Degenerate Café Conversation and Beyond


Edited by Peter Cole
320 pages. Trinity University Press. $24.95.

Hebrew Writers on Writing depicts the struggle for Modern Hebrew, even—and especially—among the greatest Hebrew writers of the 20th century. In an excerpt from the diary of Avraham Shlonsky (1900-1973), we read:

What a curse—to be a writer in a language that hasn’t been spoken for generations. A tongue that has no great-great-grandfathers. To always have to create something from nothing (and even something from something). By means of literary association. From books. And not from life. For how long?! Blessed are you, O infants. Mischevious Hebrew children—you are a comfort.

Edited by Peter Cole, a Jerusalem-based translator and poet, Hebrew Writers on Writing is a rare gift for those who teach about the Hebrew Revival (the Tehiyah, in Hebrew) in English translation. The short, concise pieces collected in Hebrew Writers on Writing reflect not only on the writer’s craft in general, but on the Hebrew writer’s craft throughout the 20th and into the 21st century. Although there are moments when the excerpts included here feel somewhat unmoored, since they generally do not appear in conjunction with any of the poetry or fiction for which these writers are famous, more frequently Cole has selected exquisite stand-alone essays that require no further contextualization. These texts stand independent of the writers’ better-known works, and reflect deeply and brilliantly on the ambiguity inherent in the secularization of the sacred, the modernization of the ancient, the nationalization of a diasporic people—all dichotomies that characterize the miracle, as well as the madness, of the revival of Hebrew in belles letters throughout the 20th century. In an essay entitled “Thoughts About Our Language” by Gershom Scholem (1897-1982), the famous scholar of Jewish mysticism, we read:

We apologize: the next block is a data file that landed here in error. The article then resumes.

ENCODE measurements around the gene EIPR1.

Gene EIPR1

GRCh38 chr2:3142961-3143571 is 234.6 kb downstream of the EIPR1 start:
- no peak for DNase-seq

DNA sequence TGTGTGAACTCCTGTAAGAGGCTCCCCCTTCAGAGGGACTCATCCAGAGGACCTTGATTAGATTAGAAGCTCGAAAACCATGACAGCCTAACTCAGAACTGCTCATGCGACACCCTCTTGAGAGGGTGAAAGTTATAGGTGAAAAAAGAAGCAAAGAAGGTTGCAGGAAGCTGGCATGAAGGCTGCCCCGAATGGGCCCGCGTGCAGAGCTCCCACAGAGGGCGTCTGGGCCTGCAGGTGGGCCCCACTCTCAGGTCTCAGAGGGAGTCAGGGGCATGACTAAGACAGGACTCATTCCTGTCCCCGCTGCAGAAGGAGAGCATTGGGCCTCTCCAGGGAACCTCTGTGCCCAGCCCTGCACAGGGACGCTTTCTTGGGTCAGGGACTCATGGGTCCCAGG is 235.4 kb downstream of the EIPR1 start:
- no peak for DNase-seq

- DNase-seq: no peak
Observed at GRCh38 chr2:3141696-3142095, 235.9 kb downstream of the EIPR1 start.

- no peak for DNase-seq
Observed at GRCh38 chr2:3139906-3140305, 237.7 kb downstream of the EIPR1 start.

The land is a volcano, and it hosts the language. People talk a great deal here about many things which may make us fail—particularly these days about the Arabs. But another more serious danger than that of the Arab people threatens us, a danger which follows of necessity from the Zionist enterprise. What will be the result of updating the Hebrew language? Is not the holy language, which we have planted among our children, an abyss that must open up? People here do not know the meaning of what they have done. They think that they have turned Hebrew into a secular language and that they have removed its apocalyptic sting, but it is not so.

Anticipating the terrifying power of Hebrew in its process of secularization so eloquently described by Scholem several decades later, Asher Ginzburg (Ahad Ha'am) (1856-1927) and Micha Yosef Berdischevsky (1865-1921)—neither of whom is represented in Hebrew Writers on Writing—engaged in a famous polemic on the pages of the Odessa based Hebrew monthly periodical ha-Shiloah in 1896. There they argued about the comparative cultural advantages of fostering Hebrew writing for its own sake, or encouraging translations into Hebrew (and Yiddish) from other languages, for the edification of the Jewish masses. Ahad Ha'am advocated for the gradual cultural rejuvenation of modern Jews through translation of European literature, history, and science into Jewish languages, while Berdischevsky called for the creation of original belles letters in Hebrew.